Pipeline Protesters Watching, Waiting

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Protesters say they won't give up their fight to stop the flow of oil through Minnesota and other states.


Protesters say they won't give up their fight to stop the flow of oil through Minnesota and other states.

Two activists from Seattle who were arrested last fall for trying to shut off the Enbridge pipeline in Minnesota will be back in court next month, but a judge will allow them to appear via telephone.

On Oct. 11, the activists attempted to close down the operation near Clearbrook. The Clearwater County Sheriff’s department arrested Emily Johnston and Annette Klapstein. Both women say they knew they would be arrested and even waited for officers to arrive after turning off the valve.

Klapstein says she doesn’t want to go to prison, but she says scientists have proven rising temperatures are harming the Earth.

“If we go above two degrees, it’s pretty much guaranteed collapse of human civilization, and if we go another degree or two, we start running into human extinction,” she states. “So it’s absolutely my duty to do anything I can to turn that around.”

Klapstein and Johnston were arraigned this month on four charges each, including damage to public property and trespassing.

Protests and arrests across many states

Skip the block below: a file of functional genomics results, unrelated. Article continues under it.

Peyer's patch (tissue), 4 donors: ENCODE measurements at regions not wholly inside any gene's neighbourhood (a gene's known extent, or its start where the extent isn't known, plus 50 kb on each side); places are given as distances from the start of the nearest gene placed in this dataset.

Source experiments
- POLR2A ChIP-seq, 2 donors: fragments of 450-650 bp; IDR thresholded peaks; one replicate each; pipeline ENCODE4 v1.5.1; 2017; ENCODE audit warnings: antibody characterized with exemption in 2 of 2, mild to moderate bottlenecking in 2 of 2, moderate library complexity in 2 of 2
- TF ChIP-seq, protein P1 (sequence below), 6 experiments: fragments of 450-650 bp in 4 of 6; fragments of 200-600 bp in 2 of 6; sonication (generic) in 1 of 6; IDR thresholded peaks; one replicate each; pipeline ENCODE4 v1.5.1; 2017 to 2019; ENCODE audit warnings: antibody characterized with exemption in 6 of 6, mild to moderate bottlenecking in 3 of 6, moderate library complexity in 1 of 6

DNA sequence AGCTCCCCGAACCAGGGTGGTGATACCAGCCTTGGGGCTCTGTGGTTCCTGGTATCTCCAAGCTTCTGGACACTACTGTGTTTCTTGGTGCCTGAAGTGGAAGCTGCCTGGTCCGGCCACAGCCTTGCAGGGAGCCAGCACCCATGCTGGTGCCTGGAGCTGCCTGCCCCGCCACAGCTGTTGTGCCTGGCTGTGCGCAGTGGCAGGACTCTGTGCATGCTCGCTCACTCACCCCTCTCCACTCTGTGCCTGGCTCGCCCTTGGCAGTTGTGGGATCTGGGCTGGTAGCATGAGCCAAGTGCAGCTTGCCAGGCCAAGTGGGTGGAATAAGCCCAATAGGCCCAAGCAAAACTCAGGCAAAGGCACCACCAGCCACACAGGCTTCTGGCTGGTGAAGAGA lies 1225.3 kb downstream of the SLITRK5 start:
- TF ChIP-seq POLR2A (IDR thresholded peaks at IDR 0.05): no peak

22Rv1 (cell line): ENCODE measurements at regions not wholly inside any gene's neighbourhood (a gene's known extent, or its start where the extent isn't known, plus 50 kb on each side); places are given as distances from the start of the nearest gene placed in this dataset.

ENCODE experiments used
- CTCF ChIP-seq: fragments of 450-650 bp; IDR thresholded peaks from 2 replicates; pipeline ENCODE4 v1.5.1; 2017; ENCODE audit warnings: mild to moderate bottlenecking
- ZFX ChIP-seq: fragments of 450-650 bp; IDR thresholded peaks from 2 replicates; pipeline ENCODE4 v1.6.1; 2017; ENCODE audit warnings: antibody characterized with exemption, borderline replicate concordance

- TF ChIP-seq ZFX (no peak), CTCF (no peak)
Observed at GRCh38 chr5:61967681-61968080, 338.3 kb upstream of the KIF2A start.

The Climate Disobedience Action Fund says a total of nine activists and film crewmembers were arrested on the same day last October in Minnesota, Washington, Montana and North Dakota.

Charlie Thayer, a board member of the environmental group MN350, was part of last week’s protest in St. Paul over the Dakota Access Pipeline. He says the $3.8 billion plan to build a 1,100 mile pipeline to carry fracked oil from the Bakken fields violates a federal treaty from 1851.

The pipeline would cross under the Missouri River near the Standing Rock Reservation, and Thayer says it could pollute sacred water and cultural sites. He calls the decision to cross tribal lands “environmental racism.”

“They moved the pipeline from where it was initially supposed to be, north of Bismarck, to north of Standing Rock because they were afraid of the potential of a spill and harm to the water of people of Bismarck,” he states. “And so they moved that pipeline to north of Standing Rock because, frankly, they don’t care. They think our people are expendable.”

Last week, the Army Corps of Engineers announced it would not allow completion of the pipeline until there has been more research into how it would hurt the environment.

Thayer calls it a temporary victory, and says protesters won’t stop their efforts to make sure construction doesn’t destroy the Native Americans’ sacred land.

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